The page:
London Mayor Sadiq Amar Khan has recently written to Michael Andrew Gove, British Secretary of State for Environment, Food and Rural Affairs, and asked the government to penalize all wood-burning activities in parts of the capital where air quality is poor.
A study conducted by the King’s College London stated that domestic wood burning is the cause of a third of the toxic emissions in some parts of the city.
According to Mayor Khan, he wants to “protect those people that have bought wood-burning stoves in good faith but wanted to ban burning of wood or coal in “zero-emission zones,” which are spread across 187 areas of London where articulate matter is greater than European limits and limits set by the World Health Organization (WHO).
Information from the London Atmospheric Emissions Inventory showed that London citizens are exposed to particulate matter concentrations that are higher than WHO air quality guidelines, with particulate matter levels (known as PM2.5) going beyond safe limits by more than 50 percent in 95 percent of the city.
Short- and long-term exposure to such levels of particulate matter concentration can heighten the chances of acquiring respiratory and cardiovascular diseases, and can cause children to suffer from reduced lung function and asthma. As a matter of fact, government research shows that PM2.5 pollution is associated with 29,000 premature fatalities in the United Kingdom annually.
The U.K. legal limit for PM2.5 is a yearly average concentration of 25 micrograms per cubic meter (mcg/m3); WHO guideline limits are lower at 10 µg/m3.
“This research is another damning indictment of the toxic air that all Londoners are forced to breathe every day. We should be ashamed that our young people – the next generation of Londoners – are being exposed to these tiny particles of toxic dust that are seriously damaging their lungs and shortening their life expectancy,” Mayor Khan said.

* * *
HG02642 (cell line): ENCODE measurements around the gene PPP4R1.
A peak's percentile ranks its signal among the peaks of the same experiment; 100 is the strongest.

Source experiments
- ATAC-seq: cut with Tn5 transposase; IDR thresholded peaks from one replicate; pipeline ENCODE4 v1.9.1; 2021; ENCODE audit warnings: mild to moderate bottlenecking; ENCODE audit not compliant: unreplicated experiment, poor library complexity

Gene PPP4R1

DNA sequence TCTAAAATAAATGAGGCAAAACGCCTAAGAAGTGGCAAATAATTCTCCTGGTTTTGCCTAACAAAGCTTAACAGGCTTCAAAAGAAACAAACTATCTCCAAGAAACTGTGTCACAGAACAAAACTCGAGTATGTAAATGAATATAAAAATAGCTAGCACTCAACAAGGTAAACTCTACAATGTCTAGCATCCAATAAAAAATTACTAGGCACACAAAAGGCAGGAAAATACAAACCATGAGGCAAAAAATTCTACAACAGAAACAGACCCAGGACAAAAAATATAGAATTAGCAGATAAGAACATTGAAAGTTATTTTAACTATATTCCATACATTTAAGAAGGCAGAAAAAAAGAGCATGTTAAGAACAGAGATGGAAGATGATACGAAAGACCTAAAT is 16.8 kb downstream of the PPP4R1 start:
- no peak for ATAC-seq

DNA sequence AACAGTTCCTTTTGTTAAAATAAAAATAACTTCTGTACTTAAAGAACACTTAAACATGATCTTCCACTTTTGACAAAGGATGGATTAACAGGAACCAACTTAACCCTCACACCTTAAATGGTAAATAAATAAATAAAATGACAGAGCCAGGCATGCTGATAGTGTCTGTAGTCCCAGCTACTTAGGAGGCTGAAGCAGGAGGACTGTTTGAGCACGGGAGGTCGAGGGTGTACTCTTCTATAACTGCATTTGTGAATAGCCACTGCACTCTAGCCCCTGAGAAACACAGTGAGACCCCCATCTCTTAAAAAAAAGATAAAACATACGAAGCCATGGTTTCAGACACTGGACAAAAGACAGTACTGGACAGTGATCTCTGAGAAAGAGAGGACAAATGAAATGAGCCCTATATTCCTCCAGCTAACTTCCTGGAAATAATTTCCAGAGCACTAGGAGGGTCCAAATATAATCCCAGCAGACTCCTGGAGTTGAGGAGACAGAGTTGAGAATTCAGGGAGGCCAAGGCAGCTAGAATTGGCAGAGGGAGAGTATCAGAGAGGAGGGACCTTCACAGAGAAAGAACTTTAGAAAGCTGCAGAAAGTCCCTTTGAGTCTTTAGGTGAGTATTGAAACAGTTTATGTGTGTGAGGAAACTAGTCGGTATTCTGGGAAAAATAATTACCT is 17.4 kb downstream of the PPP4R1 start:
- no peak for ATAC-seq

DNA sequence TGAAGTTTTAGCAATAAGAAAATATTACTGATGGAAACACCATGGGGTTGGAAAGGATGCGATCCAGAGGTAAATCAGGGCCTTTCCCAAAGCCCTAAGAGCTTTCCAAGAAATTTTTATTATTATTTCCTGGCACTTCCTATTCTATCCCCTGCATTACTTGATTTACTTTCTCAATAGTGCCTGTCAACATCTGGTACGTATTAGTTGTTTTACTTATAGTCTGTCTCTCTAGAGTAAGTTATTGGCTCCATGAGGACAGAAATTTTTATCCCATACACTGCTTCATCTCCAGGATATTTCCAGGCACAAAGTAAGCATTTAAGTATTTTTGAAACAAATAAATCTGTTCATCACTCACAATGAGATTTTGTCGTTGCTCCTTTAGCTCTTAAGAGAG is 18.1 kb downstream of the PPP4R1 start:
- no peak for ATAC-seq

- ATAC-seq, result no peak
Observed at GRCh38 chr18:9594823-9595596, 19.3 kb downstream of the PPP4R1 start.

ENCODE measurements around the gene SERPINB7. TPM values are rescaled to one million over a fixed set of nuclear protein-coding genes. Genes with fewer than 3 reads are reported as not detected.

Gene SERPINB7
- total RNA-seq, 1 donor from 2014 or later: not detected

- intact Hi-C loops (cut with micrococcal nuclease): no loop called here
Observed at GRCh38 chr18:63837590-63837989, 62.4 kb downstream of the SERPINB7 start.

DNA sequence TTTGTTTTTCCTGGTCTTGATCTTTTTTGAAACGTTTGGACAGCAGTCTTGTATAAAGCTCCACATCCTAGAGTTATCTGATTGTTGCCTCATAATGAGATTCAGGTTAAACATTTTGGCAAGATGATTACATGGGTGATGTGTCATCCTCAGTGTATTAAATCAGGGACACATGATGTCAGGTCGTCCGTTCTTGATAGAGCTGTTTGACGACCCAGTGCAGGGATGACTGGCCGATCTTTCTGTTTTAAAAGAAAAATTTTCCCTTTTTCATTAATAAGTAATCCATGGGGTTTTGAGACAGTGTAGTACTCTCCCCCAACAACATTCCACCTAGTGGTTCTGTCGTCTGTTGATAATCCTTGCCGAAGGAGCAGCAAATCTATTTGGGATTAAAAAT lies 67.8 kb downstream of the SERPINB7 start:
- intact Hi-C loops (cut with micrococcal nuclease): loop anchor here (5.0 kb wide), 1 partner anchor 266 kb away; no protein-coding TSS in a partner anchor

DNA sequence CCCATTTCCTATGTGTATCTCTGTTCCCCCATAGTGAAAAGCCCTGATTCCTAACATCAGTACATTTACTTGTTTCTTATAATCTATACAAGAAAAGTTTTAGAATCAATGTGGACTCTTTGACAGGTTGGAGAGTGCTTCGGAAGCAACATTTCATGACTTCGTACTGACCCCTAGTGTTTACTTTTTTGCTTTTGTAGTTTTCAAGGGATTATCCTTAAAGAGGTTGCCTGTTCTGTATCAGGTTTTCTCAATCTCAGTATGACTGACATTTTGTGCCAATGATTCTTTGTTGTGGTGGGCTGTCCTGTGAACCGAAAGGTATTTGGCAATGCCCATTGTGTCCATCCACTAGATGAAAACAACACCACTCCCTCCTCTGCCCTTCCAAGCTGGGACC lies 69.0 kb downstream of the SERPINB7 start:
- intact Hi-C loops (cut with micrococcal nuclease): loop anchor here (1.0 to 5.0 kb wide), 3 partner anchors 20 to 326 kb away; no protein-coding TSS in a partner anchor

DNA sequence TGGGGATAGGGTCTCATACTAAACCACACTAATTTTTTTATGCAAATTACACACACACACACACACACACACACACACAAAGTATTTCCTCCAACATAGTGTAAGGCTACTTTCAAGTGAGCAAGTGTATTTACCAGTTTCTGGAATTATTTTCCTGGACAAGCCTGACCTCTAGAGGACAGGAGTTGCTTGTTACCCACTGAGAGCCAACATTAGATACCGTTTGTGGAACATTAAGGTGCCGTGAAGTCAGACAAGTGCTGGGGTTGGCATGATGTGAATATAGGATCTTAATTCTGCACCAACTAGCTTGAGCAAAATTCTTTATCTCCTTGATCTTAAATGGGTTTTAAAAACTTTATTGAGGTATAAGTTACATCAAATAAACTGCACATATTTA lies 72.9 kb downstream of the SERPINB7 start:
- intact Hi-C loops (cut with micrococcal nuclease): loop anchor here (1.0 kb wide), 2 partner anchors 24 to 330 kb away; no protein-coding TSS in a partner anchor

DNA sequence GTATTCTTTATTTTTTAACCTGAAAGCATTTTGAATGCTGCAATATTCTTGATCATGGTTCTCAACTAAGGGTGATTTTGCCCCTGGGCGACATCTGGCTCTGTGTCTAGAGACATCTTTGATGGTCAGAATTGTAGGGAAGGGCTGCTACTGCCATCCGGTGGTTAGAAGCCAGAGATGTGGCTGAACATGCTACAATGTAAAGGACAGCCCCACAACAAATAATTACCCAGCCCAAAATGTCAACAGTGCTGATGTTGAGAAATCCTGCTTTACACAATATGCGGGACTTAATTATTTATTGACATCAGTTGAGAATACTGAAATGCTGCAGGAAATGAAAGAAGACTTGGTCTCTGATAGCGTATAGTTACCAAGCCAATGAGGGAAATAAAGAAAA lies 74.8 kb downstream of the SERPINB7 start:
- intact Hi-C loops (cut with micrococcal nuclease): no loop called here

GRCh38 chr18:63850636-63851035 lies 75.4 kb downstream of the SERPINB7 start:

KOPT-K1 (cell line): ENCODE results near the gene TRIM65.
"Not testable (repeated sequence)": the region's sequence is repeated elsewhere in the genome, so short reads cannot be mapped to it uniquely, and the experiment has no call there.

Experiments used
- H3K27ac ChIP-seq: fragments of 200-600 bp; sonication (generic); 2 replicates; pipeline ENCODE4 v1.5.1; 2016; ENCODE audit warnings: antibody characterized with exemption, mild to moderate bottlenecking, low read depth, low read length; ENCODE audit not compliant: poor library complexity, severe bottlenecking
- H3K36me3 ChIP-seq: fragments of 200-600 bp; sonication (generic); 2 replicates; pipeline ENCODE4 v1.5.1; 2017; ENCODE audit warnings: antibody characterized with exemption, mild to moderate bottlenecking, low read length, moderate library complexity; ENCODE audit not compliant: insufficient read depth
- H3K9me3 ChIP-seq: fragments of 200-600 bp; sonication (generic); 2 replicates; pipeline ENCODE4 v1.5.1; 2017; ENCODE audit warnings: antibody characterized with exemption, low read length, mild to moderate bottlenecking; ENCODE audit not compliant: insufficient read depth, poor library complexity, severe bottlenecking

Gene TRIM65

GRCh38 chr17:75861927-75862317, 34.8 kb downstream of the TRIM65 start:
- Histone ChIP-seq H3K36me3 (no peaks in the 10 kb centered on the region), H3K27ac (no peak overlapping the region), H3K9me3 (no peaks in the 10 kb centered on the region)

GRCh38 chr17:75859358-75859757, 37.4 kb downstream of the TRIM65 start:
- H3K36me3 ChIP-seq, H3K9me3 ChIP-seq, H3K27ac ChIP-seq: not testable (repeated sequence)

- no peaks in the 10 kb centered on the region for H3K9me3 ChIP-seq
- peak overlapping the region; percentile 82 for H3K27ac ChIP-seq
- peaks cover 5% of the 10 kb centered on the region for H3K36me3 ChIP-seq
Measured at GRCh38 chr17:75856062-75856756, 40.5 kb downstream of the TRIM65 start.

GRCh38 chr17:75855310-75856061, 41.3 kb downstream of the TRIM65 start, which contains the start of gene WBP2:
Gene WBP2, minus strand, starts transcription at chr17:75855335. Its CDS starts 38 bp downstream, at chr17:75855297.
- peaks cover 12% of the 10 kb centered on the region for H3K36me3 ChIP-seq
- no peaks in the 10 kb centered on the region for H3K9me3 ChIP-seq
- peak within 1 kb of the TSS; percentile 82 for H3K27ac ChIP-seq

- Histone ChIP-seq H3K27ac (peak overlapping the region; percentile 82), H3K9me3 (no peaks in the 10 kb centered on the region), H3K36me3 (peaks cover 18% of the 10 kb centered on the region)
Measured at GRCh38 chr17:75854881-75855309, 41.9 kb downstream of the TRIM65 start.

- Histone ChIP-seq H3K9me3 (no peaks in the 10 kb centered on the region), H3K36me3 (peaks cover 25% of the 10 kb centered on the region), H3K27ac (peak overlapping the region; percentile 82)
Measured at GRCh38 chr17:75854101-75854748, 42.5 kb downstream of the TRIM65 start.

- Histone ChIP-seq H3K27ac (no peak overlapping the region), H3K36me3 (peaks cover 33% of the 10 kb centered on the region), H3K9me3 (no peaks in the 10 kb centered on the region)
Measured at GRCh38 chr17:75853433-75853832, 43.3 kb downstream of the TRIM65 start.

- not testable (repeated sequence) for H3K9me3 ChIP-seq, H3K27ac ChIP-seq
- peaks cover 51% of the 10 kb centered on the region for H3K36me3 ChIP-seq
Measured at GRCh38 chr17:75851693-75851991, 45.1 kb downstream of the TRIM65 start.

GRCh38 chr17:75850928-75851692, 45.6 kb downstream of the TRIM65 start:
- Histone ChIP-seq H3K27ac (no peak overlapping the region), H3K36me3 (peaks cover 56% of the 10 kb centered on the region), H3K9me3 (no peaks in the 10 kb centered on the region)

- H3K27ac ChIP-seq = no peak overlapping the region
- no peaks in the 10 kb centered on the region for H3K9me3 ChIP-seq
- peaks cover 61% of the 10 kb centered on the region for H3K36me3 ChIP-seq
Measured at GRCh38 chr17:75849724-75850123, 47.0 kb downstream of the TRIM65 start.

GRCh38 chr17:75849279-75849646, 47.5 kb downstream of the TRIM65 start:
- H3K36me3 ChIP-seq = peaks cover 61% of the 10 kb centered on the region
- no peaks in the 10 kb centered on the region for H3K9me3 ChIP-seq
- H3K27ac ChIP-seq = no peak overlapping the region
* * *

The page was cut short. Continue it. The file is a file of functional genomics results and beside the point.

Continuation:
However, Mayor Khan said that reducing pollution levels by 2025 is possible via the Mayor’s Transport Strategy, the London Environment Strategy, and cooperation of agencies at the national and international levels.
The causes of the pollution are your common garden-variety culprits: construction products, particularly from off-road machinery, and tire- and brake-pad wear from vehicles, aside from wood-burning stoves. (Related: Canadian government orders residents to get rid of their old wood-burning stoves or pay thousands of dollars in fines.)
The latest research comes at the heels of mounting calls for the government to regulate another dangerous pollutants – nitrogen oxides – which are usually the end-product of transportation in London, especially via diesel vehicles.
History of wood-burning stoves in London
Wood-burning stoves, for the most part, haven’t exactly been endemic to London. They are now popular because we no longer associate them with the grimy days of old when our ancestors heated their houses with coal. Wood-burning stones provide the same heat as fireplaces but pollute less intensively than open fires.
They’re also legal – at least, until (and if) Mayor Khan’s proposal pushes through. Wood-burning stoves that adhere to government emissions standards are allowed to burn freely, but if Mayor Khan has his way, they would be banned, even if in the last decade they had been looked on as an environmentally-friendly manner of heating.